A: The 2020 CARES Act allows Multifamily borrowers experiencing a financial hardship due, directly or indirectly, to the COVID–19 emergency forbearance for up to 90 days. To qualify, the borrower must have been current on its payments as of February 1, 2020. Separate communication was distributed on forbearance on April 2, 2020, but Section 514 and 515 owners may reach out to their servicing official for information on how to request a forbearance.
Can property owners and agents use property or reserve funds to alleviate financial hardship caused by non-payment of rent by residents having trouble because of COVID-19?
A: Yes. For Section 514 and Section 515 properties (see Handbook 2-3560, Chapter 4, Section 3), borrowers may utilize property operating accounts or make an authorized withdrawal of funds from a reserve account to meet an emergency shortfall in operating expenses when the emergency is beyond the control of the borrower and threatens life, safety, or the physical security of the project. Properties should reach out to their assigned Servicing Official if they anticipate needing reserve funds to pay operating expenses.
For properties with a Section 538 Loan Guarantee, the lender holds the reserves. The lender is required to protect the value of the asset, which includes proper use of reserves to protect the financial interest of the property. The lender has the discretion to use the reserves if it is in the best financial interest of the property (Handbook 1-3565, Chapter 7 Section 7).
Q:What precautions or changes to property operations can management take to promote social distancing and prevent the spread of COVID-19?
A: We encourage owners and management agents to adhere to all state and local guidance with respect to containing the spread of COVID-19. Management may take reasonable precautions, including closing playgrounds, having site staff work remotely, or delaying non-essential maintenance. However, management must not remove tenant access to essential shared amenities like laundry rooms. Access can be changed, for example – management may institute a sign-up for laundry time to ensure social distance is maintained and providing disinfecting wipes to clean the laundry machines.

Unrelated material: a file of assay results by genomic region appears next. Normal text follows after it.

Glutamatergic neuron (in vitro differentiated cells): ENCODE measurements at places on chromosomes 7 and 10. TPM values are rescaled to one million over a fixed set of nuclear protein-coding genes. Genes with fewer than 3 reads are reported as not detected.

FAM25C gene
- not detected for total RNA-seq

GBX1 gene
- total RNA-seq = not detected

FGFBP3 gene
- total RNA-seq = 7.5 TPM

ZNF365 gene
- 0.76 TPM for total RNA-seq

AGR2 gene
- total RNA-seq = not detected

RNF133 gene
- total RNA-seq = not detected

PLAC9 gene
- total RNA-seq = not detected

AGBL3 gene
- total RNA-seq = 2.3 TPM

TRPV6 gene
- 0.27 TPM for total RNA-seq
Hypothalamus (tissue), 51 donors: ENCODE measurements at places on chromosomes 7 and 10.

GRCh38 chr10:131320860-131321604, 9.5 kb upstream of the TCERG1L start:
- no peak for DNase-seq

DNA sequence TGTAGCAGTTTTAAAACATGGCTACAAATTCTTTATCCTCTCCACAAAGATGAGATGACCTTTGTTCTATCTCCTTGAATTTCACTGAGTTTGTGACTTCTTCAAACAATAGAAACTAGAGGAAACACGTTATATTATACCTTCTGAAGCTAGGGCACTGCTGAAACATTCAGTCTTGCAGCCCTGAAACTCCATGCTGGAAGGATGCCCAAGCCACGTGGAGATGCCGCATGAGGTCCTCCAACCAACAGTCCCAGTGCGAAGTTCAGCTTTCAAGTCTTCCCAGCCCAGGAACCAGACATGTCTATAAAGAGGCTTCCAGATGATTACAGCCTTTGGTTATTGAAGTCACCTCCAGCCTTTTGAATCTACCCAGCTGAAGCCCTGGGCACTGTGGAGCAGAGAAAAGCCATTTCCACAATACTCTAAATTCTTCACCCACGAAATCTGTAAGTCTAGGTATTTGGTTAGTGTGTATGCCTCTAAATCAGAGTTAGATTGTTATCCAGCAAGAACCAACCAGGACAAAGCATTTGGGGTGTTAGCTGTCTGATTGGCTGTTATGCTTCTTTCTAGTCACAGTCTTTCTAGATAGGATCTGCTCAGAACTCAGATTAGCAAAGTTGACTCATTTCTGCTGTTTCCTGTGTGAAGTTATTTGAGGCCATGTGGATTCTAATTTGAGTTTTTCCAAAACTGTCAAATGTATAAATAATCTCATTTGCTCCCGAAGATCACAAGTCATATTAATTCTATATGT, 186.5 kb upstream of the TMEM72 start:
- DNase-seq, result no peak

If staff are no longer maintaining office hours, management must ensure tenants have a way to maintain contact, report emergency maintenance issues, and ask questions or request an interim certification. It is strongly recommended that both a phone number and email address are provided to tenants as contact options. Electronic rent payment may be offered as an option, but must not be mandatory and no additional fees may be charged. Digital signatures may be utilized during the recertification process as needed.
Please also remember that properties must consider Reasonable Accommodations to rules any COVID-19 temporary rules to accommodate persons with disabilities, such as if a tenant needs a caregiver assistance the caregiver must be allowed on the property, even if visitors to the property have been restricted.
Q: What financial flexibilities does USDA have available for current Community Facilities Direct Loan Program borrowers?
A: Borrowers under our Community Facilities Direct Loan Program may request up to one year of payment deferrals. Contact your local servicing office for more information.
Q: How is USDA Rural Development’s Community Facilities Program helping guaranteed lenders whose rural borrowers are experiencing cash flow issues as a result of the COVID-19 pandemic?
A: Guaranteed lenders are approved to unilaterally offer payment deferrals to their customers who may be experiencing temporary cash flow issues due to COVID–19. Payments may be deferred for up to 180 days from the date the original payment is due. The lender must notify USDA Rural Development in writing of any payment deferments. In addition, the lender is responsible for servicing the entire loan and for taking all servicing actions that a reasonably prudent lender would perform in servicing its own portfolio of loans that are not guaranteed. This temporary policy expires on September 30, 2020.